Yesterday, I combined an invitation to be a panelist at Camcycle's AGM with a bit of a mooch around Cambridge city centre and a mini infrastructure safari.
I'm hoping to be back for a proper infrastructure safari later this year and so this week, I'm going to concentrate on one thing and that's the new counter terrorism installation at Kings Parade in the historic heart of Cambridge.
It's a location which has been a concern from a counter terrorism point of view for some time. We've seen the incidents where vehicles have been driven into crowds of people and Kings Parade is a popular tourist spot for tourists taking photos of Kings College as well as enjoying the beauty of the street.
The problem is, Kings Parade is also one of the busiest streets in the city for cycle traffic and so one would have thought that this would be taken into account in designing the installation. Sadly, it seems that cycling and walking have been ignored.
The barrier has been installed here and is a familiar collection of oval (on plan) concrete-filled shell blocks (called "barges" by the manufacturer) combined with a central openable gate. The barges weight about 3 tonnes each. The installation is designed to stop someone driving a vehicle into a crowd - know as "hostile vehicle mitigation" (HVM).
The system uses its mass and friction with the ground to prevent someone driving a vehicle through, although the units will be moved in the event of a high speed collision - the point is to dissipate energy and bring a vehicle to a halt, probably with extreme damage. The photo above shows a pair of barges either side of the gate (for occasional access I assume). The barges are connected and so there's a lot of mass there. There are two individually placed barges on each side of the gate assembly which are offset from each other but not connected.
The street has a wide footway on the eastern side of the street and a narrower one on the west side; a fairly narrow carriageway and a loading bay (the cobbled are to the left of the carriageway in the photograph). The installation of the gate straddles the carriageway and the loading bay (which turns into a hard strip) with an area left for cycle traffic to the western side of the carriageway. The footway width on each side is maintained, albeit with two barges each.
The photograph above shows a closer view of the cycle side of the installation which has a pretty narrow gap between the barges - so narrow in fact that people have to cycle through in single file. That wouldn't be so bad, except it's a gap for two-way cycle traffic!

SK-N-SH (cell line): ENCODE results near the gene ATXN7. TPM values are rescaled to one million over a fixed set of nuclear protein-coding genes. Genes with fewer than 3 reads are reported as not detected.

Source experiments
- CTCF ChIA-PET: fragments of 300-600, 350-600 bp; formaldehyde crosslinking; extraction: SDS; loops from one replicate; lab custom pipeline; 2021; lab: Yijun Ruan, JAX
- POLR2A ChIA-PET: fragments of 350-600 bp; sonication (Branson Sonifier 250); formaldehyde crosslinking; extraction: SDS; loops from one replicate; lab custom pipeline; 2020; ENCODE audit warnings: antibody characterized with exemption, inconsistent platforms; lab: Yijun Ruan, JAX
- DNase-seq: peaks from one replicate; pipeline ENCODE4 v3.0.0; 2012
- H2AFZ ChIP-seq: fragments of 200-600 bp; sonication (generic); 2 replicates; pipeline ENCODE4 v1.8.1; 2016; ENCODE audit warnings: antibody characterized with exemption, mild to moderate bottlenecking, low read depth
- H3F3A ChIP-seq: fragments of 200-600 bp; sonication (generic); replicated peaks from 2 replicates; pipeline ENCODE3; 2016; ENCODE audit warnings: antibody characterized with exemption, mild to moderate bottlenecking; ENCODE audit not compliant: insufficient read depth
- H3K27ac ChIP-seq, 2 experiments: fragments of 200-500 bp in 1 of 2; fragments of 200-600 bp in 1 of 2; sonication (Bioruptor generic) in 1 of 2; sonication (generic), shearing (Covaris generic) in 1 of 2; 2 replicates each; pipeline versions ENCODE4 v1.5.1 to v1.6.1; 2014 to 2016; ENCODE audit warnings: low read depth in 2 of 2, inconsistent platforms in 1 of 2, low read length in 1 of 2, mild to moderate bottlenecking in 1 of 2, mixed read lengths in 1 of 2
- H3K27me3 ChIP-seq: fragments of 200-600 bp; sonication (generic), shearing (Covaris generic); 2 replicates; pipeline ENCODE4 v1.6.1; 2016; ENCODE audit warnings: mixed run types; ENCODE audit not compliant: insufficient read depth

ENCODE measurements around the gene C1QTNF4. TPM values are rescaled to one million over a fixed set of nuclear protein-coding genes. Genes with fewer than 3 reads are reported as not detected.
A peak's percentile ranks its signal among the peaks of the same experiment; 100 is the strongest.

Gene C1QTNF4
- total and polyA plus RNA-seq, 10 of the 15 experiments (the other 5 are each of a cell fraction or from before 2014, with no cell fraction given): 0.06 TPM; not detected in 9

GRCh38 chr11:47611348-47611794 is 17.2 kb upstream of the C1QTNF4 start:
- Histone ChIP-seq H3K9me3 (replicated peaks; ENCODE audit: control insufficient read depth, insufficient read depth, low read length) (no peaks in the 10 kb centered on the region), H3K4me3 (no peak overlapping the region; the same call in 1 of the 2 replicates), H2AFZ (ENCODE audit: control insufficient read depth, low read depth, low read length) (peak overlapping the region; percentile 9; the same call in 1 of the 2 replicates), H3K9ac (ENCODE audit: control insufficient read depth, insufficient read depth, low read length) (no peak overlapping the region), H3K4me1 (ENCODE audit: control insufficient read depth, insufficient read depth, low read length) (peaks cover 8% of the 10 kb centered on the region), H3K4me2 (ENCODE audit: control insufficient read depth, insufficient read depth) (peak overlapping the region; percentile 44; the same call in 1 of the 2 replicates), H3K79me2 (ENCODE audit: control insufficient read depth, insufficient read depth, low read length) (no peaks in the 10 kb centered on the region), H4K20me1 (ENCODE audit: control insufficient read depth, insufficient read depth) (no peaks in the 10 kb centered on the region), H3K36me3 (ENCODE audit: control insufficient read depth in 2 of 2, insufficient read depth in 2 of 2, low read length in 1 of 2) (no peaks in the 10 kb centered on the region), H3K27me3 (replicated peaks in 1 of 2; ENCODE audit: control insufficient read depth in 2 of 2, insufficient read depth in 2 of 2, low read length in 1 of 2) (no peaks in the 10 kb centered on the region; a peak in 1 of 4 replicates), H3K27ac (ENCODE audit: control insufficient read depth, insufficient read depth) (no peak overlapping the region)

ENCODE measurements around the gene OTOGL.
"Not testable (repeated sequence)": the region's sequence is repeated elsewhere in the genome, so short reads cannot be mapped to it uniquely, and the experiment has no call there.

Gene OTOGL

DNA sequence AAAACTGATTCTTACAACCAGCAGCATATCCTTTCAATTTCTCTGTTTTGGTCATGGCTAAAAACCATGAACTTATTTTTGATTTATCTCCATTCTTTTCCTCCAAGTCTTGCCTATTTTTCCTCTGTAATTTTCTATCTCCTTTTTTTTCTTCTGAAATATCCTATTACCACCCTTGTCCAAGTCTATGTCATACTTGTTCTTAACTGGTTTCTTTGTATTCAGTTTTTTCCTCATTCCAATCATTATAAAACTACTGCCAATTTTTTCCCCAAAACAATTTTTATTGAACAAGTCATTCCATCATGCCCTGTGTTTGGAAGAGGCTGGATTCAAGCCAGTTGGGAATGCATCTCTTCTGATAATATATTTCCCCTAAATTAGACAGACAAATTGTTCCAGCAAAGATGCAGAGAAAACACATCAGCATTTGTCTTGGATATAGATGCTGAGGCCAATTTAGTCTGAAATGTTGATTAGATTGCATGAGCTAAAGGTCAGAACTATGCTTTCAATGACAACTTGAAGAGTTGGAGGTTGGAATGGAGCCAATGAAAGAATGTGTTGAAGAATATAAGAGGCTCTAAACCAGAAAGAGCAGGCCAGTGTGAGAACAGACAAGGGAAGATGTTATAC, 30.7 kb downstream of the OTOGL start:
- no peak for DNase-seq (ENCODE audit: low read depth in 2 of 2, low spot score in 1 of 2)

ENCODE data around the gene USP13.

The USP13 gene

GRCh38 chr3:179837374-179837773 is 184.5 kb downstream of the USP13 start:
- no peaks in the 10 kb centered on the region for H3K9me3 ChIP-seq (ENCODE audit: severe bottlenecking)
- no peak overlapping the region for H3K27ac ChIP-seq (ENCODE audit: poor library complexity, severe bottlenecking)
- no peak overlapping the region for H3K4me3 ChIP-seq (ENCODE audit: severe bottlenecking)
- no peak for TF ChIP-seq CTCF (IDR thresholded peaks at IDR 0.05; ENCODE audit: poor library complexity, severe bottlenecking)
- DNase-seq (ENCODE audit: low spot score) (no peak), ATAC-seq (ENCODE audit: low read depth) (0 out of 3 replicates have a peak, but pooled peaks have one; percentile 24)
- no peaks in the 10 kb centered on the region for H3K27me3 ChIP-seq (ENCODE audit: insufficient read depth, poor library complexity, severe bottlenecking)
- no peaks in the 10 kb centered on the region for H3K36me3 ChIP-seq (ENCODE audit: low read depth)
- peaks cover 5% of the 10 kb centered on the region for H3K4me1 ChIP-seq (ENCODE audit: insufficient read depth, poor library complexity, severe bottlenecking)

On close up, it's even worse. Almost half the space is a granite sett channel (with a slot drain in centre) and a kerb with a slight upstand. Granite can be very slippery to cycle over and the design means that every person who cycles through in damp or frosty conditions is at risk of falling off their cycle - right into the barges. While I was on site, I saw a few people cycling and one motorcyclist across the footway.
Two-way cycling is not possible and so people have to give way to each other. Although people cycling are very adept at adjusting their speed and direction, this pinch point slows progress and creates the potential for head on collisions - here's me cycling through;
I had a look at about 10.30 on a Saturday morning - imagine the chaos on a weekday peak - it really is so poorly thought out.
Just beyond the barrier to the south, there is a junction where Kings Parade turns into Trumpington Street with Bene't Street off to the east. Trumpington Street has motor traffic restrictions (signs) from the south from it's junction with Silver Street, but of course any would-be terrorist isn't bothered about traffic signs. In theory, therefore, someone could drive about 160m along Trumpington Street where there are plenty of people milling about.
The area to the north of the barrier is better protected. Kings Parade becomes Senate House Hill where there is a rising bollard which appears to be used to permit emergency access; there's probably more people milling around to the north of the barrier.
The wider problem the city centre has from a counter terrorism point of view is that although there's a large pedestrian (and cycling) zone, there is an "except access" exemption and frankly anywhere could be a target. There will be analysis to demonstrate that Kings Parade is a site of concern, but it seems to me that a larger review is needed. As far as the current barriers go, they really need to be changed.
It's a wider issue for the UK. We keep rolling out this stuff in response to concerns about terrorism, but in the process we make day-to-day access for walking and cycling more awkward as well as helping to clutter our streets. In many ways, the terrorists have already won.